Loodee here, still searching for my holiday spirit I misplaced sometime around Thanksgiving. Well I can't keep pretending I don't notice the decorations on the traffic lights and the chubby Santas leering at me from every store window. Is there something a bit unforgiving which refuses me entree into the joy others feel so naturally at this time? Some absolutely adore Christmas! I'm a humbug, but malleable lol. And all that is just better left for me to sort out. I'd like to discuss something about the season, and hopefully you'll remember I only have an opinion, sprinkled with a bit of fact.
A friend chastised me saying there'd be no Christmas without Christ. I beg to remind her of the thousands of years b.c. man has celebrated the Winter Solstice, and in many a differing tradition. By any other name, a time of celebration and worship. So anyway:
As families gather round the mummified tree with gifts asunder, merriment galore, sooner or later someone will whisper, "Let's not forget what this day is really about!" And with duly bowed heads, we celebrate the birth of a King. If you're of the Christian persuasion, this is the time of year to rejoice in the coming of Our Lord and Savior, who brought the good news that indeed, our Father God truly is a Living God, who loves and forgives us, and if we just love Him and play nice, things will go alot smoother for Jews, and everyone else if truth be told. How did it happen that we celebrate two occasions on the same day? I'd like to offer that man has celebrated the Winter Solstice for ages unrecorded. Every country celebrates differently, and going back into history I'll just use one little example, the ancient Roman holiday of the Sun, "Saturnalia", also celebrated at this time. We still celebrate the Winter Solstice on the 22nd, the longest night of the year - the shortest day. With the sun at lowest, it's the turning point of the year. The Romans called it Dies Natalis Invicti Solis or "The Birthday of the Unconquered Sun." For many a modern year we've called it "The Birthday of the Son of God." The birth of Jesus.
All the traditions of Roman midwinter's Saturnalia are still performed today, depending on your country: it's a huge festival of hearth and home. The Romans took to making merry, halls of their homes decked with the boughs of laurel and evergreen trees, oil lamps were kept burning (we light our candles, in some ages directly on the tree), all meant to ward off the spirits of darkness. Schools were closed, the army rested, and no man was executed. Friends visited each other, bringing gifts of good luck such as incense, fruits, candles, cakes. In each Temple stood an evergreen, symbolizing the continuity of life, and all of this we continue to do. Did you know your Christmas tree has that meaning? Isn't this symbolism nice to know? And there are myriad other traditions for as many countries, but where amongst all this is the place set aside for Jesus, and why now?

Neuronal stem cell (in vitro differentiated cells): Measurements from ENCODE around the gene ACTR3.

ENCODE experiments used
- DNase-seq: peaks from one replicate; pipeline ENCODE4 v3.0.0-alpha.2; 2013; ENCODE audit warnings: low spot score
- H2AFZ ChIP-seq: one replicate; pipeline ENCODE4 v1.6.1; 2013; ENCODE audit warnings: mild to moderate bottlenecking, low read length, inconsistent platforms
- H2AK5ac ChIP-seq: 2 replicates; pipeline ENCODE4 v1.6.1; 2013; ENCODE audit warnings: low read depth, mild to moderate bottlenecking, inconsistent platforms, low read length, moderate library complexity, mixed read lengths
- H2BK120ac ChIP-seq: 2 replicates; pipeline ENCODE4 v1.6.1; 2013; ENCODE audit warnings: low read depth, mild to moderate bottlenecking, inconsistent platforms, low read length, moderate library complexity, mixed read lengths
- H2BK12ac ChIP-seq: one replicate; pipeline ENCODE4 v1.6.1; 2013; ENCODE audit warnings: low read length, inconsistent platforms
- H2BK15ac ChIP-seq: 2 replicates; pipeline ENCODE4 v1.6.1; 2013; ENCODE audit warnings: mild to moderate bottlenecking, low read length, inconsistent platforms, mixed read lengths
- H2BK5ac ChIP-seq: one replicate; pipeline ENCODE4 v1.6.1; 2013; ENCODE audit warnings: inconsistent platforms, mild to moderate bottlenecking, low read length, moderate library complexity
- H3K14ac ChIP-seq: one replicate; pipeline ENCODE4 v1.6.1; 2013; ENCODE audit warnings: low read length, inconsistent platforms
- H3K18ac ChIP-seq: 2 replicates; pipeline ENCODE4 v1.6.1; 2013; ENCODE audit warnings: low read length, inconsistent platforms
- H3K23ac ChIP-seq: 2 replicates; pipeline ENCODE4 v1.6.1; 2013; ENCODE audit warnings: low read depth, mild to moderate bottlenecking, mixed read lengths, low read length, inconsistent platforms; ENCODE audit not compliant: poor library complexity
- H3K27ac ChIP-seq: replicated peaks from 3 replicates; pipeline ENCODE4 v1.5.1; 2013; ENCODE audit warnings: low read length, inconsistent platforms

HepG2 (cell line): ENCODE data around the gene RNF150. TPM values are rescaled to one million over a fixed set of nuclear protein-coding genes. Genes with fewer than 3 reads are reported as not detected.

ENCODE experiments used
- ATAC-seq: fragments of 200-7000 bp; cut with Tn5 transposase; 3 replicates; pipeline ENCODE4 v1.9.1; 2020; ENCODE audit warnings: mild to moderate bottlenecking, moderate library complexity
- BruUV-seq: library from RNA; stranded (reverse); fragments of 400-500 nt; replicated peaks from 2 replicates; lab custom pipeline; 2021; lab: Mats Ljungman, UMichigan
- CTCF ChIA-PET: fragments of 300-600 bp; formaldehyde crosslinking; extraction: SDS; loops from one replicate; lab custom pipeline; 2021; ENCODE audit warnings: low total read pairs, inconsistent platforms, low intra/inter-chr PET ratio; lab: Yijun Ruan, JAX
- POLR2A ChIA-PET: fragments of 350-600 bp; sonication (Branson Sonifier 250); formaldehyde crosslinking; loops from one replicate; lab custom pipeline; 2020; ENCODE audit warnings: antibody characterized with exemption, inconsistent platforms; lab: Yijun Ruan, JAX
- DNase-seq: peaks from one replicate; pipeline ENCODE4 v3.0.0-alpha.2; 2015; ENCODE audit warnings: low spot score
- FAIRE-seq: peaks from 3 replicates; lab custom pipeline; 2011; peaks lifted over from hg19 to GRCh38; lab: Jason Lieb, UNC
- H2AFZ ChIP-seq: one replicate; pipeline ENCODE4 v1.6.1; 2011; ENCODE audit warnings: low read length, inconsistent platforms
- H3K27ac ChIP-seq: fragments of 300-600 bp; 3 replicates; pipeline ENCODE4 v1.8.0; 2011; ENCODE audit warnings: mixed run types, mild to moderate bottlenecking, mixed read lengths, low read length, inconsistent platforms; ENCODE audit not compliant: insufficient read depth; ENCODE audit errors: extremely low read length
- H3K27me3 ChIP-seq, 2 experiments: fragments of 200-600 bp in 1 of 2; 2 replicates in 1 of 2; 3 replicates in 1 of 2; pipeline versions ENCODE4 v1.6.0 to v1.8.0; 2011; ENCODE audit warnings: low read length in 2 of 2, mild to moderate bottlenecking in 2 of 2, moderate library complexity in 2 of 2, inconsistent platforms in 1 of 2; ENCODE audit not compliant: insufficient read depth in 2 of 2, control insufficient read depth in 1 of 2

In the 3rd century, many dates between December and April were celebrated by Christians as Mistlemas, now called Christmas (roughly translated as "blessed time") and meant to honor Christ's birth. The 6th of January was the most favored as it was thought to be the baptismal day of Our Lord. It is still a widely held belief that indeed, it was not the Winter Solstice when Jesus came into the world but October, the basis of which I'm not privy to but it's intriguing, as Julius Caesar did add those two months during harvest to the 10-month calendar. Either or. I think anyday is a good day to remember the birth of Christ, anytime a good one to honor Him. Back to the story: